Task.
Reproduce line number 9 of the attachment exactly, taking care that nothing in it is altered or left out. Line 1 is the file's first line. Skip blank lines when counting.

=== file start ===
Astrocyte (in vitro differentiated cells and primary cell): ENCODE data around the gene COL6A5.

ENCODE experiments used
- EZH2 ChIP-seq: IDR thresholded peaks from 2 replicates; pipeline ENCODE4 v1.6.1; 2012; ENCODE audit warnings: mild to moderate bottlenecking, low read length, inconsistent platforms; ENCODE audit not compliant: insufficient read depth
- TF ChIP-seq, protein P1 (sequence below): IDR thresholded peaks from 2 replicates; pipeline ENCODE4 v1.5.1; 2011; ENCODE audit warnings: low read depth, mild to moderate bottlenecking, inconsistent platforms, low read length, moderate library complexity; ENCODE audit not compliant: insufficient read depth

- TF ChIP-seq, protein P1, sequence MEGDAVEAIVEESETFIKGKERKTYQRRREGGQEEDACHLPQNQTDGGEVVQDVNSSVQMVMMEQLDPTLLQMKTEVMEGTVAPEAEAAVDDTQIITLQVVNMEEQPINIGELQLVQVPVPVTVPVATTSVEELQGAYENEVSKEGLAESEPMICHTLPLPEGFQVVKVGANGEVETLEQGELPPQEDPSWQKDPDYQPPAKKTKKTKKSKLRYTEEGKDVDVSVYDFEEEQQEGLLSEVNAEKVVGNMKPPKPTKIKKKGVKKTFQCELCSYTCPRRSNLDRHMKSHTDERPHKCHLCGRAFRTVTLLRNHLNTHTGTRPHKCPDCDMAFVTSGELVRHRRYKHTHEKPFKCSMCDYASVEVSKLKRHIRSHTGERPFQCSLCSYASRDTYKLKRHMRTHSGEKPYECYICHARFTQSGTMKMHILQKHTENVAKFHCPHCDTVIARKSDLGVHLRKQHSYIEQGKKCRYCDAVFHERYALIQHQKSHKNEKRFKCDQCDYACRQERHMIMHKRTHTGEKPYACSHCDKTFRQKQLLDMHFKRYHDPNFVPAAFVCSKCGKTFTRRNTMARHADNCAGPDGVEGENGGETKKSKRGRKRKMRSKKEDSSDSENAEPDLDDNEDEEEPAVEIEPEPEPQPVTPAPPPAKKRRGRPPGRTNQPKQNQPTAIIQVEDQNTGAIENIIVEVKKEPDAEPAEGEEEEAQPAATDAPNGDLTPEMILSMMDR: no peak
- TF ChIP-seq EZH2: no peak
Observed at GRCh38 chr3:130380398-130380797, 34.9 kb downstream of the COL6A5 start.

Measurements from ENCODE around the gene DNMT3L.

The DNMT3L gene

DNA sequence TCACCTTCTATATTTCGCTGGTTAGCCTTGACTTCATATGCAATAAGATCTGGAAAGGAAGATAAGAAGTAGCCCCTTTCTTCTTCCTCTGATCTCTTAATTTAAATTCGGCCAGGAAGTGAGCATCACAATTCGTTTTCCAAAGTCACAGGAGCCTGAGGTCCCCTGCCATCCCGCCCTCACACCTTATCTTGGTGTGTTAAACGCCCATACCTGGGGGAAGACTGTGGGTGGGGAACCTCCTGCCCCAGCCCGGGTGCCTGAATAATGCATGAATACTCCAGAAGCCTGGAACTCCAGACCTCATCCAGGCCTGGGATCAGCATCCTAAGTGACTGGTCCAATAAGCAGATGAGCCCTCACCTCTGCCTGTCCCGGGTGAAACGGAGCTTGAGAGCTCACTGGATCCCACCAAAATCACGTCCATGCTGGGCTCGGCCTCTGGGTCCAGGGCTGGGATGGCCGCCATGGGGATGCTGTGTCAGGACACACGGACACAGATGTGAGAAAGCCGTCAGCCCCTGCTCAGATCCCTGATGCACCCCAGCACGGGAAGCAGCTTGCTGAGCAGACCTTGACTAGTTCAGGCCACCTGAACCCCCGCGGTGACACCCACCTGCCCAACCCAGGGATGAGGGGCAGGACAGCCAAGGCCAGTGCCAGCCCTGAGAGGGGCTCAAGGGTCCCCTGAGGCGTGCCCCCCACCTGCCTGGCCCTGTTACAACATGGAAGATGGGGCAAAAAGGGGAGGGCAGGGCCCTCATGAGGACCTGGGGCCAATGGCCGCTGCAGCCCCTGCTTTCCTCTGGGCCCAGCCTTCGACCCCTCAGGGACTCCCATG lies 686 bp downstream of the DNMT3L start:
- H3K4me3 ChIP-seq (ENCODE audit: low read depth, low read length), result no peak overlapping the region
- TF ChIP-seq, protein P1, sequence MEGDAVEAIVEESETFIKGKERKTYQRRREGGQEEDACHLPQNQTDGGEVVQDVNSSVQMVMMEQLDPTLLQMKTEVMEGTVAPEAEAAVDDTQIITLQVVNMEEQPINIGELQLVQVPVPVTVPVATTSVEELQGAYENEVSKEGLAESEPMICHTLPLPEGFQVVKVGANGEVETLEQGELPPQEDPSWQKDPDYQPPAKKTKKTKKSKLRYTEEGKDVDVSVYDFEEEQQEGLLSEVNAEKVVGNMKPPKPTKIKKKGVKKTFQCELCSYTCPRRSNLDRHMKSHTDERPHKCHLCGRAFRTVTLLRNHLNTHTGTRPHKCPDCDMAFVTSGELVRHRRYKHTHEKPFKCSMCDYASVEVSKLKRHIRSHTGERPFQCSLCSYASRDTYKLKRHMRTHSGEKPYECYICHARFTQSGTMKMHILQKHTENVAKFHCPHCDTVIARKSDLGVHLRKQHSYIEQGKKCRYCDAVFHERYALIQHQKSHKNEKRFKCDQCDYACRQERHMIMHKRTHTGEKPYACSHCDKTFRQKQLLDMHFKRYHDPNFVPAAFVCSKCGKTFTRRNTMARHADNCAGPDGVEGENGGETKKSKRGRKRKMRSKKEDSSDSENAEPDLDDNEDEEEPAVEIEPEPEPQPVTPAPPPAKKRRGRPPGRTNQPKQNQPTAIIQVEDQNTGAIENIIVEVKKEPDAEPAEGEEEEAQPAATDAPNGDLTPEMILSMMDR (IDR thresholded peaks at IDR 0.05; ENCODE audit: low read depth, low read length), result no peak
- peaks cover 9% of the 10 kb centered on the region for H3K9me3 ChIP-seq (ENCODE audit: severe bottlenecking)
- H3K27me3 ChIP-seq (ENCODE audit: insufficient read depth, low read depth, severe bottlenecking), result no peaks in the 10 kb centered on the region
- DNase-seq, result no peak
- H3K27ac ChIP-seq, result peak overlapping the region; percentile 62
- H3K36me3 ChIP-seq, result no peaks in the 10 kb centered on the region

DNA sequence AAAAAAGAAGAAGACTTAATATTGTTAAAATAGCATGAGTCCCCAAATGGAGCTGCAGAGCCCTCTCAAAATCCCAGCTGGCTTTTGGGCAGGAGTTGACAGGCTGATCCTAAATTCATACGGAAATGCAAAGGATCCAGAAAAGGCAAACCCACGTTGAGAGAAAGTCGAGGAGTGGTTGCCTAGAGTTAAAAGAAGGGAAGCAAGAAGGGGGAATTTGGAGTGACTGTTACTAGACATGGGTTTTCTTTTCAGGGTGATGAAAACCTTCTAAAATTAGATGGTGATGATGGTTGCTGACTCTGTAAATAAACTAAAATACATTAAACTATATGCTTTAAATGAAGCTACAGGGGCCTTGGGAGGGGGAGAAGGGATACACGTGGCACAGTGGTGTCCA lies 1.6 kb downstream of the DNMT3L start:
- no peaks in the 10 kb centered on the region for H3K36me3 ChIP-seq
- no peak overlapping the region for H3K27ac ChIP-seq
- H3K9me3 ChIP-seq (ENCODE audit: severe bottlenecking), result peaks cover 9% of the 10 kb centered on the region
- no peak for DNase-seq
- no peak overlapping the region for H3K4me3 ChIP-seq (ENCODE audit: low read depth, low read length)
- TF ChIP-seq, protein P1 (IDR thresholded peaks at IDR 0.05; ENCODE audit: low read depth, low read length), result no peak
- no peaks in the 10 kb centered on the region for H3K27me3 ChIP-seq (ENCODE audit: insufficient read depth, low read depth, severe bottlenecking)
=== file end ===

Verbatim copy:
The DNMT3L gene